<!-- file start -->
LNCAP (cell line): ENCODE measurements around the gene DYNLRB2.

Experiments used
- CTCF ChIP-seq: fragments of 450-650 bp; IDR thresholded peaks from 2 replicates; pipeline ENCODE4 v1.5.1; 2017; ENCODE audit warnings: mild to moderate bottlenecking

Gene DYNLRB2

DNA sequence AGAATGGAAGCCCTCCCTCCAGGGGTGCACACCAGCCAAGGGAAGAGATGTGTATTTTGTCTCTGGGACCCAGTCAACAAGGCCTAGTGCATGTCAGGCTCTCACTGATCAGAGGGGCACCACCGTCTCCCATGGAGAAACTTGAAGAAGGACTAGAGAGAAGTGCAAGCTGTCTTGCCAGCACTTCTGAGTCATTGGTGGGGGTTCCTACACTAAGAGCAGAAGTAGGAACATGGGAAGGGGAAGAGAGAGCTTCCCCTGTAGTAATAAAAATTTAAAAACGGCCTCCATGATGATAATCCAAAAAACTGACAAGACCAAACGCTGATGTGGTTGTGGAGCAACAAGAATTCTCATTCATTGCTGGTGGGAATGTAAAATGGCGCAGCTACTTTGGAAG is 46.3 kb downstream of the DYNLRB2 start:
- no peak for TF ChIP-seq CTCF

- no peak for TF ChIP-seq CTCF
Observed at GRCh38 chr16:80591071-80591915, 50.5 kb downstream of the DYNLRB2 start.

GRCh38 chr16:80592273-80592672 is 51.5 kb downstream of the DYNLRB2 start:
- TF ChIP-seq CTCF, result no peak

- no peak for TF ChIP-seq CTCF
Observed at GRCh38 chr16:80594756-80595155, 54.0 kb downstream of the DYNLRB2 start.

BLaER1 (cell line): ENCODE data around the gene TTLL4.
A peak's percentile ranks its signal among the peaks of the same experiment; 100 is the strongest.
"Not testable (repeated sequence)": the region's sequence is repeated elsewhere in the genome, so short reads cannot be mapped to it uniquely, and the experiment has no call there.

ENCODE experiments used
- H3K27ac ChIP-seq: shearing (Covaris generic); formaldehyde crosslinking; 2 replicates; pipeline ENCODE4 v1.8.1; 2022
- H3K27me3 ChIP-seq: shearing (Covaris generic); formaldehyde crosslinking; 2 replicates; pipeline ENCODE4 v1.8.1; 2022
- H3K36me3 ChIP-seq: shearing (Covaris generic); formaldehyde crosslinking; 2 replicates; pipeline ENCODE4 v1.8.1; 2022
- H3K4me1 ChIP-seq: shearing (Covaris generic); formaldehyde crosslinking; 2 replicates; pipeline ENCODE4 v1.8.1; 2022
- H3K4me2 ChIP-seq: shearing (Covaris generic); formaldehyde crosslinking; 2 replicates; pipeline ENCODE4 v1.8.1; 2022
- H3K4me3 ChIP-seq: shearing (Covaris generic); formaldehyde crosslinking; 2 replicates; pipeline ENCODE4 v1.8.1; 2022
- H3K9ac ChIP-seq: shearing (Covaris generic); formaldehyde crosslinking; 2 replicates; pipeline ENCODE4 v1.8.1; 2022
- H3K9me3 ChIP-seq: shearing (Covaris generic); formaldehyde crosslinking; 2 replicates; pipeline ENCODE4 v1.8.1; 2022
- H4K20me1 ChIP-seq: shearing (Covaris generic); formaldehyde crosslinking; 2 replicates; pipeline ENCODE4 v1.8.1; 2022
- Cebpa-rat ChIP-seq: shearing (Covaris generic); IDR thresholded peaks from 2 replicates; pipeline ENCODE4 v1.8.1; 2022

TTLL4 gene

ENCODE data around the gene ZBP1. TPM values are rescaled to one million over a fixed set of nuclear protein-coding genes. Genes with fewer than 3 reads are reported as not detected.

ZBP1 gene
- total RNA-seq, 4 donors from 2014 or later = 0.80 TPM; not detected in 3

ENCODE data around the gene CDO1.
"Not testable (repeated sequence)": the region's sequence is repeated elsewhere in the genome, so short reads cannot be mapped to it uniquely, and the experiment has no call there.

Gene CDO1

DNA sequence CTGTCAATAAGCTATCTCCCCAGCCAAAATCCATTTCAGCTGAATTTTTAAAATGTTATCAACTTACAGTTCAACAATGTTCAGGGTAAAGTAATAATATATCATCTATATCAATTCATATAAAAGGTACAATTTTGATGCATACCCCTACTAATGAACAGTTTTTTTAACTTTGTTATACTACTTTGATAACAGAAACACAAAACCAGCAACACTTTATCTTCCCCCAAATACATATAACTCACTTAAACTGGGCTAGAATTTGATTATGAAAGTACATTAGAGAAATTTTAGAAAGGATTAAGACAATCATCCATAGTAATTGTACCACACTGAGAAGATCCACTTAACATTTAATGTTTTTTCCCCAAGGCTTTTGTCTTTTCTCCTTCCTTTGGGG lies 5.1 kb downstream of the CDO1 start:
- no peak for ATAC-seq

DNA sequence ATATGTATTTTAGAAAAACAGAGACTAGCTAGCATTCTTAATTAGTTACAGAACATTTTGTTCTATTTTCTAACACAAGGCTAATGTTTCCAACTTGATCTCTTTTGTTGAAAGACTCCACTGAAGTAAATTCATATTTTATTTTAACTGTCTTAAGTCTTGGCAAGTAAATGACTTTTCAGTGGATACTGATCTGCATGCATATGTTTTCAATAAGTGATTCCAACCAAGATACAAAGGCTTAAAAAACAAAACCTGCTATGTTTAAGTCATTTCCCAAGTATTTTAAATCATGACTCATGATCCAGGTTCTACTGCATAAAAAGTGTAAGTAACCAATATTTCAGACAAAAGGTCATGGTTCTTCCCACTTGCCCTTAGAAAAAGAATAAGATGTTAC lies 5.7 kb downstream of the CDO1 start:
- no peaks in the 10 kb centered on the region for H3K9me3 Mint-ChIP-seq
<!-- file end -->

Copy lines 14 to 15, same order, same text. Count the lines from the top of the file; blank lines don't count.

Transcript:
A peak's percentile ranks its signal among the peaks of the same experiment; 100 is the strongest.
"Not testable (repeated sequence)": the region's sequence is repeated elsewhere in the genome, so short reads cannot be mapped to it uniquely, and the experiment has no call there.